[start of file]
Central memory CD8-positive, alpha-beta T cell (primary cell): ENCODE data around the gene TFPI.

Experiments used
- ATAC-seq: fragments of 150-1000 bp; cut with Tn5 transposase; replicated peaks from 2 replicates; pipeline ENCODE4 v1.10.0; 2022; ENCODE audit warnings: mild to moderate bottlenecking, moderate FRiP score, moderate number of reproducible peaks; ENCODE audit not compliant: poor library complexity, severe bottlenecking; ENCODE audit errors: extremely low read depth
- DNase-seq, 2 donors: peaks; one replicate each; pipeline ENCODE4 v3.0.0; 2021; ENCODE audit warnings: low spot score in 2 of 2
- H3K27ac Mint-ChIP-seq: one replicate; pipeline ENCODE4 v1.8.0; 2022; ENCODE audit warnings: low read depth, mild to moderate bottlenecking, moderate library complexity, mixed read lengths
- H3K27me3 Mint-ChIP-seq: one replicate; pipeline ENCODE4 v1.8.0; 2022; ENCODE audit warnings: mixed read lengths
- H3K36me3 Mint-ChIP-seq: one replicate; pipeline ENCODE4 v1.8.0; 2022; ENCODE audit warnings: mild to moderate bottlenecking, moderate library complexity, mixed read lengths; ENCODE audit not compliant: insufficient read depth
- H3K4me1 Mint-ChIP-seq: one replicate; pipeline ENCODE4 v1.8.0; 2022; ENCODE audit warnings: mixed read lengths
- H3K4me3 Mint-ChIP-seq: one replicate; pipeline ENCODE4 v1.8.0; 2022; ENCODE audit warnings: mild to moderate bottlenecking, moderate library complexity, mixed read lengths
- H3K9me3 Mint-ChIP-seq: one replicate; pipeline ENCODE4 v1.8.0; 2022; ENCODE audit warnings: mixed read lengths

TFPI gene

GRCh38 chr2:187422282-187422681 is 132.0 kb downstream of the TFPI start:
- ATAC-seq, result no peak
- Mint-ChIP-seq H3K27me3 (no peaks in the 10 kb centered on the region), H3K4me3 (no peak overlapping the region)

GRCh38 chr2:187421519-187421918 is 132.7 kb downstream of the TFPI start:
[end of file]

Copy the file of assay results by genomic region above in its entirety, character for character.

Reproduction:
Central memory CD8-positive, alpha-beta T cell (primary cell): ENCODE data around the gene TFPI.

Experiments used
- ATAC-seq: fragments of 150-1000 bp; cut with Tn5 transposase; replicated peaks from 2 replicates; pipeline ENCODE4 v1.10.0; 2022; ENCODE audit warnings: mild to moderate bottlenecking, moderate FRiP score, moderate number of reproducible peaks; ENCODE audit not compliant: poor library complexity, severe bottlenecking; ENCODE audit errors: extremely low read depth
- DNase-seq, 2 donors: peaks; one replicate each; pipeline ENCODE4 v3.0.0; 2021; ENCODE audit warnings: low spot score in 2 of 2
- H3K27ac Mint-ChIP-seq: one replicate; pipeline ENCODE4 v1.8.0; 2022; ENCODE audit warnings: low read depth, mild to moderate bottlenecking, moderate library complexity, mixed read lengths
- H3K27me3 Mint-ChIP-seq: one replicate; pipeline ENCODE4 v1.8.0; 2022; ENCODE audit warnings: mixed read lengths
- H3K36me3 Mint-ChIP-seq: one replicate; pipeline ENCODE4 v1.8.0; 2022; ENCODE audit warnings: mild to moderate bottlenecking, moderate library complexity, mixed read lengths; ENCODE audit not compliant: insufficient read depth
- H3K4me1 Mint-ChIP-seq: one replicate; pipeline ENCODE4 v1.8.0; 2022; ENCODE audit warnings: mixed read lengths
- H3K4me3 Mint-ChIP-seq: one replicate; pipeline ENCODE4 v1.8.0; 2022; ENCODE audit warnings: mild to moderate bottlenecking, moderate library complexity, mixed read lengths
- H3K9me3 Mint-ChIP-seq: one replicate; pipeline ENCODE4 v1.8.0; 2022; ENCODE audit warnings: mixed read lengths

TFPI gene

GRCh38 chr2:187422282-187422681 is 132.0 kb downstream of the TFPI start:
- ATAC-seq, result no peak
- Mint-ChIP-seq H3K27me3 (no peaks in the 10 kb centered on the region), H3K4me3 (no peak overlapping the region)

GRCh38 chr2:187421519-187421918 is 132.7 kb downstream of the TFPI start: